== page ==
“You saw an agent arrest that serial killer?” Mrs. Heron asked Britney.

“Yep. He was coming to our house.”

“Oh my gosh! Thank goodness we’re alive,” Mr. Heron exclaimed. “In fact, I’ll double-check the security system.”

“But he’s gone, Dad. There’s no one else,” Britney said.

“The world is full of good people like us, but there are bad people too.”

Out of words, Britney walked to her room, otherwise known as a studio. Unlike a typical teenage girl’s room, drawings and sketches blocked the wallpaper. Sketchbooks littered the tiny closet and art tools cluttered the pencil holders. The grandfather clock struck ten o’clock and Britney hurried to bed.

“Oh, no,” she mumbled. “My pastel sticks are out there. They have to be in here with everything else or I’ll forget where they are.”

Waiting for her parents to go to sleep, Britney tip-toed to the foyer’s windowsill and found the small box.

“Oh, goody. I’m glad that I found—AAH! No, no, no! Let me go! Mm mm mmm!”

Britney gagged in the cloth sealed around her mouth. A tall and scrunched-up woman tossed the girl into the back of a sedan like a kitchen towel. Waiting for bulldozers and tree planters, the hotel decorated itself with cobwebs and dust mites. The kidnapper called this place her hideout, her safe haven. When she arrived, she then ripped the cloth off of her prey’s mouth.
“Now…tell me what you saw.”
“What do you mean?” asked Britney.
“Did you not notice my son get turned in to the police?” the woman’s voice snapped.
“He was your son?”
“Quiet!” the kidnapper barked, snatching the blindfold. “Don’t you ever play dumb, run away or yell for help, or else…”
A metal shard glimmered in her hand in the last hint of lamplight.
“No, please don’t!” Britney screamed.
“No one is supposed to know about my son but me. Who do you think you are?”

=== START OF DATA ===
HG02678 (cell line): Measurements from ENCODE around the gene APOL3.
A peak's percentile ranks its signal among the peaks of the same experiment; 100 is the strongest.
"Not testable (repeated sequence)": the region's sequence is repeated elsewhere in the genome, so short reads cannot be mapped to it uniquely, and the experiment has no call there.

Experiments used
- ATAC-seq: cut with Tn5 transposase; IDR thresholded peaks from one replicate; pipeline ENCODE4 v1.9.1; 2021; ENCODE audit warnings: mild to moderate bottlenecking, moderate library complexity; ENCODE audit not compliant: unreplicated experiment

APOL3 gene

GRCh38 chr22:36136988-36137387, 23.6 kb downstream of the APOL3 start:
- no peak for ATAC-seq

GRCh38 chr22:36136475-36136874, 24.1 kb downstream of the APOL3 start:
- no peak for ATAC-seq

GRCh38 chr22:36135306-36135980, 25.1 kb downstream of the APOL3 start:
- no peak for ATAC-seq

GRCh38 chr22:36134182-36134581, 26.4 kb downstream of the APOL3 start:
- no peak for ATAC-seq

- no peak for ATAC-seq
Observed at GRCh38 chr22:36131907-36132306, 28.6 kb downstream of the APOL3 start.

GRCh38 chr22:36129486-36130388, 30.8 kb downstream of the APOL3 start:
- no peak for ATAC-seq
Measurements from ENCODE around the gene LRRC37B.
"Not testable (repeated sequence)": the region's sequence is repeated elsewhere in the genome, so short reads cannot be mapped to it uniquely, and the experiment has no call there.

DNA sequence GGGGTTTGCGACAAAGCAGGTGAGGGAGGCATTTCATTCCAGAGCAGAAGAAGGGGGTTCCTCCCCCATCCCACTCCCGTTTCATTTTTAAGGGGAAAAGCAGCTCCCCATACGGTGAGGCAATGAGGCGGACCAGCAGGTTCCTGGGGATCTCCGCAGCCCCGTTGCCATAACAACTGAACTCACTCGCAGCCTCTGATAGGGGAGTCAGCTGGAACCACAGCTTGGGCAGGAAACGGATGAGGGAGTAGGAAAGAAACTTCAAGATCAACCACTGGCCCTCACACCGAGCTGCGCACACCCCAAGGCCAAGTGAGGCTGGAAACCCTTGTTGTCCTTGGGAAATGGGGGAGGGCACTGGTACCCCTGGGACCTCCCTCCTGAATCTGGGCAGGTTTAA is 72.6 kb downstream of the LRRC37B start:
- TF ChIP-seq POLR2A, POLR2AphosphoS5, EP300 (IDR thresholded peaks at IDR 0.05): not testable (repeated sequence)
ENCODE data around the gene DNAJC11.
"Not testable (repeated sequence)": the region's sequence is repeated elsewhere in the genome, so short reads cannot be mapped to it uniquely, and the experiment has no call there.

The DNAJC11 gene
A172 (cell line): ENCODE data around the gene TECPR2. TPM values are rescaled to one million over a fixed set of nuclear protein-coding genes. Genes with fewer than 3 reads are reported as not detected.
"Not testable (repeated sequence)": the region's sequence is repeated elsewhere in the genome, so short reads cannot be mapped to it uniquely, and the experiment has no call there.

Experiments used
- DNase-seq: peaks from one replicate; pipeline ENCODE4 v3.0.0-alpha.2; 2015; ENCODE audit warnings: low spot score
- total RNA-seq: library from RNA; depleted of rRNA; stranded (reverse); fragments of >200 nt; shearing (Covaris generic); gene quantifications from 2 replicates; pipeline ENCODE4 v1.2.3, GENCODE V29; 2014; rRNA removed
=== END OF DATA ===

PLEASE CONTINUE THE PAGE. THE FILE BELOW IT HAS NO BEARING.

“I knew you would be here!” William called, bursting through the dusty lobby door. “Don’t you love the fact that we use pagers and radio to find people like you?”
Astonished, the woman stood up for herself and took two steps closer.
“I keep the girl.”
William slowly pulled out his gun.
“I take the girl.”
He took two steps closer as well.
“Oh, really?” the woman challenged.
William aimed the gun at her stomach.
“Do I really have to? Is this where you want to live your last night?”
Britney inched towards William as his target backed away.
“Let’s just get this over with,” the kidnapper said as she hurled the blade at Britney. Screaming, the girl successfully dodged.
“Stand behind me,” William said to Britney.
“This is your last chance. You either come with me or I shoot you here.”
A long pause reigned over the hotel room.
“You have me. Here’s the girl,” she sighed, shoving Britney into his arms.

“So, my dear, how’s police work?” Ursula’s boyfriend asked.
“Just fine, Oliver. I’m still not ranked up yet, but I keep feeling optimistic.”
The sound of clinking glasses rang throughout the outdoor restaurant.
“You’ll get there. By the way, you keep mentioning this guy named William Saxon. Tell me about him.”
“We are partners. I am his protégé and he is a very prestigious tutor. I have learned all kinds of things from him.”
“Are you friends?”
“You sure?”
“Of course. Why would I lie to you, Oliver?”
“You talk about him too much.”
“Oh, sorry. I don’t mind talking about something else.”
Ursula looked down and furrowed her brow.
“Wait, what are you implying here…?” she asked with a hint of suspicion.
“You’re having an affair, aren’t you?” Oliver said.
“Excuse me?”
“Don’t protest,” he said as he pushed in the chair and left.
“William was coming here with a group to eat anyway, or at least that’s what our boss said. Why did I come here too?”
Suddenly, Ursula heard a sharp bang and rushed to where she heard it. There at the scene, William’s right side turned red while Oliver dashed out.
“Agent Ursula, go chase him. I will call the ambulance,” the boss said.
Ursula sprinted until she caught up to Oliver. After punching him twice, one for each of his actions, she pulled the handcuffs out from her belt.

William’s stitches had to stay for a while, but the bullet’s hit was less serious than expected. He also had to take a break from work until it healed. Meanwhile, Ursula e-mailed him some news to his smartphone:
The Herons had something to celebrate also: their daughter was safe in their home. Britney continued as an artist and drew an album of William Saxon, the hero who saved her life.

The author's comments:
This is based off of Beowulf, which I read in my English class. I decided to write a twist off of it and print the document for my teacher. Hopefully you'll like the close allusions if you have read Beowulf. If not, then enjoy the story!